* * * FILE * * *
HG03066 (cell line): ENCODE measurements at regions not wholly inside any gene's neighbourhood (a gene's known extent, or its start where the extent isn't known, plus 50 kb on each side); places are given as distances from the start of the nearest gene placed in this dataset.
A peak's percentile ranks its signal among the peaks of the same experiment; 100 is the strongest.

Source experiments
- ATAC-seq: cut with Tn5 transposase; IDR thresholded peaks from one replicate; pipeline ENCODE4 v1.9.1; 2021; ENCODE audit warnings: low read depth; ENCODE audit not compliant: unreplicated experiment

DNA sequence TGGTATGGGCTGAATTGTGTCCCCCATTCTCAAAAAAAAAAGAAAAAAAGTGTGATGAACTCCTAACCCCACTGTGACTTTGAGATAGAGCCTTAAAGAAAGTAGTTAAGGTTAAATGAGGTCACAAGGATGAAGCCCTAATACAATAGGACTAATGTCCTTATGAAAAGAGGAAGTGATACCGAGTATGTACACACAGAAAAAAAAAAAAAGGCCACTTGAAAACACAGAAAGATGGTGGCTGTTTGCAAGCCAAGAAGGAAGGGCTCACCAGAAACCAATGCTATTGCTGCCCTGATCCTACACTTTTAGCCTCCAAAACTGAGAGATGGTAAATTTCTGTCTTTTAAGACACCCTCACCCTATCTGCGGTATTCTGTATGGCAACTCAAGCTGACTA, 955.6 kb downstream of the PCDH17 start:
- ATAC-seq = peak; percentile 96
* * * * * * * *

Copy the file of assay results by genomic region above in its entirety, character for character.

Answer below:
HG03066 (cell line): ENCODE measurements at regions not wholly inside any gene's neighbourhood (a gene's known extent, or its start where the extent isn't known, plus 50 kb on each side); places are given as distances from the start of the nearest gene placed in this dataset.
A peak's percentile ranks its signal among the peaks of the same experiment; 100 is the strongest.

Source experiments
- ATAC-seq: cut with Tn5 transposase; IDR thresholded peaks from one replicate; pipeline ENCODE4 v1.9.1; 2021; ENCODE audit warnings: low read depth; ENCODE audit not compliant: unreplicated experiment

DNA sequence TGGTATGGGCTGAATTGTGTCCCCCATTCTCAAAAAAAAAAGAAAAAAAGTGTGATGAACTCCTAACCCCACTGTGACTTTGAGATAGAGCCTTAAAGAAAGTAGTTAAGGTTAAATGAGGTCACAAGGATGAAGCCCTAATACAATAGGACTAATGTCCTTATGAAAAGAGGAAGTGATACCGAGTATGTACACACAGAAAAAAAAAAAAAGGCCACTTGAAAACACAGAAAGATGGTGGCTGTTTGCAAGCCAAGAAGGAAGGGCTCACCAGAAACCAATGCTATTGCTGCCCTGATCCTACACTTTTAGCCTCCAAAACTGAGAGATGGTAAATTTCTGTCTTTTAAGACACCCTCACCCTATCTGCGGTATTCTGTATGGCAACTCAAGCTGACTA, 955.6 kb downstream of the PCDH17 start:
- ATAC-seq = peak; percentile 96